Why Hire People with Disabilities?

Employers, like people in general, may have misperceptions about people with disabilities. For example, some employers see hiring someone with disabilities as an act of charity — when in fact, research has shown employees with disabilities to be an asset to workplaces.

One ¬†study of 16 companies showed that employees with disabilities had “low absenteeism rates and long tenures. (The companies) also described their employees with disabilities as loyal, reliable and hardworking.” In the same study, employers rated the job performance of employees with disabilities as equal in quality to the performance of employees without disabilities.

Similarly, a review of 24 studies found, “employer ratings have indicated that workers with disabilities have average or above-average performance, safety records and attendance.”

Also, it’s worth noting that about 1 in 5 people in the U.S. has a disability, so actively seeking to include people with disabilities in your workforce helps to build a stronger relationship with millions of families.

How to Hire People with Disabilities

A few practical considerations may be useful to keep in mind before adding to your company’s assets by hiring employees with disabilities.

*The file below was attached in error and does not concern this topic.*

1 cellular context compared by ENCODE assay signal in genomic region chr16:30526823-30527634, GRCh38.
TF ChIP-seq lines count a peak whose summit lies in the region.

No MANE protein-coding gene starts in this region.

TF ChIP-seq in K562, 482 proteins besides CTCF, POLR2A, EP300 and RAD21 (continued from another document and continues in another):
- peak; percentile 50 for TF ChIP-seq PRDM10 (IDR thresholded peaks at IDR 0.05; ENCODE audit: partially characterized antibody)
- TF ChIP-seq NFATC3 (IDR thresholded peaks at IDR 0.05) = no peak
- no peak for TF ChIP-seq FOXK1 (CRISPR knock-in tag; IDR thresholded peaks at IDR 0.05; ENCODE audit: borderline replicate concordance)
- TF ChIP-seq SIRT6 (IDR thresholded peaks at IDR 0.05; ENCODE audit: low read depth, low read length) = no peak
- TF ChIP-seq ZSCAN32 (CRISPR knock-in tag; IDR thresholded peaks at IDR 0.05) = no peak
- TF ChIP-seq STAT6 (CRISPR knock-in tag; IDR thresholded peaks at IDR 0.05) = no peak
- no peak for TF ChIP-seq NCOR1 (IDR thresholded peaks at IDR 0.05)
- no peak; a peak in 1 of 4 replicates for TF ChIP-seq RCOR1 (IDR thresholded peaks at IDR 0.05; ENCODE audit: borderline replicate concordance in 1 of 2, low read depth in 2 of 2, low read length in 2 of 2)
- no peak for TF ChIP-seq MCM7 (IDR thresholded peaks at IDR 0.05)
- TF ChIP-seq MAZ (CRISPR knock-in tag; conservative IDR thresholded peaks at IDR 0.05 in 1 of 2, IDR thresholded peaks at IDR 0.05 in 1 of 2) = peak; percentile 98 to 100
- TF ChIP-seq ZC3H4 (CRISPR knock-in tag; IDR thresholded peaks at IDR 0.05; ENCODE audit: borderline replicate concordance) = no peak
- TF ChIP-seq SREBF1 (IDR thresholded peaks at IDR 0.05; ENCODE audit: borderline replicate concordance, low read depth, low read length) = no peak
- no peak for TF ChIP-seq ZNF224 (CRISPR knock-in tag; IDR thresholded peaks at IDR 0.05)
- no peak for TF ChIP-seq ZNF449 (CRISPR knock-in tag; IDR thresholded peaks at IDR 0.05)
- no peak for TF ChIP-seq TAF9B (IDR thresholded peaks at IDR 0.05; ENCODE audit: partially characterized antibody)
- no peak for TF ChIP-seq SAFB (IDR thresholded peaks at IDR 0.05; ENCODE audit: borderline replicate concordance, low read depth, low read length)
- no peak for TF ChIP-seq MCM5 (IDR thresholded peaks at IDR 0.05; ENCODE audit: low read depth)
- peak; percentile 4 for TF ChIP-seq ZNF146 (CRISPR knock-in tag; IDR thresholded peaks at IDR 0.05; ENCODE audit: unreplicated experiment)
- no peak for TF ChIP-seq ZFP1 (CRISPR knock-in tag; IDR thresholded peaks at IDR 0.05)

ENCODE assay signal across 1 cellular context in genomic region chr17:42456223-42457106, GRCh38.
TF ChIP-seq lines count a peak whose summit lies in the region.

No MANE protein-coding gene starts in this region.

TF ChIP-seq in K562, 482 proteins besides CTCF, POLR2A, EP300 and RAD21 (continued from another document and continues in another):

• Many people with disabilities receive support from a job coach, whose role ranges from employment training to help with finding work. If a person has a significant disability, a job coach may be interested in developing a relationship with that person’s employer. Job coaches generally work for agencies in the social service system. For more information, please contact Georgia’s statewide Vocational Rehabilitation program:¬†https://gvra.georgia.gov/vocational-rehabilitation-program-locations.
  • Many employers assume that hiring people with disabilities requires paying for expensive accomodations. But the federal Job Accomodation Network found that 57 percent of job accomodations bear no cost, and the average cost for others is around $500. For more information on accomodations and many other topics — such as disability etiquette — see askjan.org.
  • The federal Employer Assistance Resource Network offers free resources to help employers recruit, hire, retain and advance employees with disabilities — including information from employers who have hired people with disabilities. See askearn.org.